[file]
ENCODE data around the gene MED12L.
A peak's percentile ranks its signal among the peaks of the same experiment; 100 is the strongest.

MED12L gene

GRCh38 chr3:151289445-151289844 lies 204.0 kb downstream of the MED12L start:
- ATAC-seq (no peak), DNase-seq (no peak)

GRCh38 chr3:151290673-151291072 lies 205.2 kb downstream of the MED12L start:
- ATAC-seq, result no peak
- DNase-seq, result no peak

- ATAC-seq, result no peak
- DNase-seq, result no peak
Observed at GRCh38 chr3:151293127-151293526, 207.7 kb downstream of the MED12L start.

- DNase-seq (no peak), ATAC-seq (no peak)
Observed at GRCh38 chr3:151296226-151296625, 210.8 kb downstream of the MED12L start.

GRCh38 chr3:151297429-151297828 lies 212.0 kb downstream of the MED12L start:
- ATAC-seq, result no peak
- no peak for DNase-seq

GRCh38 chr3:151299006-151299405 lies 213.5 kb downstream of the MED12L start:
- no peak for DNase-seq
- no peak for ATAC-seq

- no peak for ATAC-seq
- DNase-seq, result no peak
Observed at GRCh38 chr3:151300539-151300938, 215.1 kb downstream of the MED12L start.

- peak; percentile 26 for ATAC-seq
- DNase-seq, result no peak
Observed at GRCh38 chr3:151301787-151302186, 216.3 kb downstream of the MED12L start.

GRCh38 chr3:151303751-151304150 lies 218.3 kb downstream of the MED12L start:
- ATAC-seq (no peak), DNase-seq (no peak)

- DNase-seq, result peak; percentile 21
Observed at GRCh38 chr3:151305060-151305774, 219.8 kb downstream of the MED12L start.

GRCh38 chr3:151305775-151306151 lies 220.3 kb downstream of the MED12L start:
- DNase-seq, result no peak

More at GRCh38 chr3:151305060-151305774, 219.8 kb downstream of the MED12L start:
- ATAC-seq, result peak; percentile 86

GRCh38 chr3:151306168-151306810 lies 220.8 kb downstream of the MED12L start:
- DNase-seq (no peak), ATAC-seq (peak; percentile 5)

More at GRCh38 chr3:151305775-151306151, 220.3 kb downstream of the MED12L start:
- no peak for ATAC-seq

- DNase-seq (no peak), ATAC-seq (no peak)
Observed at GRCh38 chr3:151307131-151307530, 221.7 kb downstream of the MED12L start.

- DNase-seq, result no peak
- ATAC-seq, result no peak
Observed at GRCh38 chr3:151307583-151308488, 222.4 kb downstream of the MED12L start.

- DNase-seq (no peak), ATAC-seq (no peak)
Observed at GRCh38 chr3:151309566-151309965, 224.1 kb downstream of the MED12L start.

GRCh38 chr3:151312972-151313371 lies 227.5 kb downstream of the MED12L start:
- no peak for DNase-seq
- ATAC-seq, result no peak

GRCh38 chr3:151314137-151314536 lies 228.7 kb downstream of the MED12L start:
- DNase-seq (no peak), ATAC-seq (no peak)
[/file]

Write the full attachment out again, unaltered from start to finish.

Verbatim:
ENCODE data around the gene MED12L.
A peak's percentile ranks its signal among the peaks of the same experiment; 100 is the strongest.

MED12L gene

GRCh38 chr3:151289445-151289844 lies 204.0 kb downstream of the MED12L start:
- ATAC-seq (no peak), DNase-seq (no peak)

GRCh38 chr3:151290673-151291072 lies 205.2 kb downstream of the MED12L start:
- ATAC-seq, result no peak
- DNase-seq, result no peak

- ATAC-seq, result no peak
- DNase-seq, result no peak
Observed at GRCh38 chr3:151293127-151293526, 207.7 kb downstream of the MED12L start.

- DNase-seq (no peak), ATAC-seq (no peak)
Observed at GRCh38 chr3:151296226-151296625, 210.8 kb downstream of the MED12L start.

GRCh38 chr3:151297429-151297828 lies 212.0 kb downstream of the MED12L start:
- ATAC-seq, result no peak
- no peak for DNase-seq

GRCh38 chr3:151299006-151299405 lies 213.5 kb downstream of the MED12L start:
- no peak for DNase-seq
- no peak for ATAC-seq

- no peak for ATAC-seq
- DNase-seq, result no peak
Observed at GRCh38 chr3:151300539-151300938, 215.1 kb downstream of the MED12L start.

- peak; percentile 26 for ATAC-seq
- DNase-seq, result no peak
Observed at GRCh38 chr3:151301787-151302186, 216.3 kb downstream of the MED12L start.

GRCh38 chr3:151303751-151304150 lies 218.3 kb downstream of the MED12L start:
- ATAC-seq (no peak), DNase-seq (no peak)

- DNase-seq, result peak; percentile 21
Observed at GRCh38 chr3:151305060-151305774, 219.8 kb downstream of the MED12L start.

GRCh38 chr3:151305775-151306151 lies 220.3 kb downstream of the MED12L start:
- DNase-seq, result no peak

More at GRCh38 chr3:151305060-151305774, 219.8 kb downstream of the MED12L start:
- ATAC-seq, result peak; percentile 86

GRCh38 chr3:151306168-151306810 lies 220.8 kb downstream of the MED12L start:
- DNase-seq (no peak), ATAC-seq (peak; percentile 5)

More at GRCh38 chr3:151305775-151306151, 220.3 kb downstream of the MED12L start:
- no peak for ATAC-seq

- DNase-seq (no peak), ATAC-seq (no peak)
Observed at GRCh38 chr3:151307131-151307530, 221.7 kb downstream of the MED12L start.

- DNase-seq, result no peak
- ATAC-seq, result no peak
Observed at GRCh38 chr3:151307583-151308488, 222.4 kb downstream of the MED12L start.

- DNase-seq (no peak), ATAC-seq (no peak)
Observed at GRCh38 chr3:151309566-151309965, 224.1 kb downstream of the MED12L start.

GRCh38 chr3:151312972-151313371 lies 227.5 kb downstream of the MED12L start:
- no peak for DNase-seq
- ATAC-seq, result no peak

GRCh38 chr3:151314137-151314536 lies 228.7 kb downstream of the MED12L start:
- DNase-seq (no peak), ATAC-seq (no peak)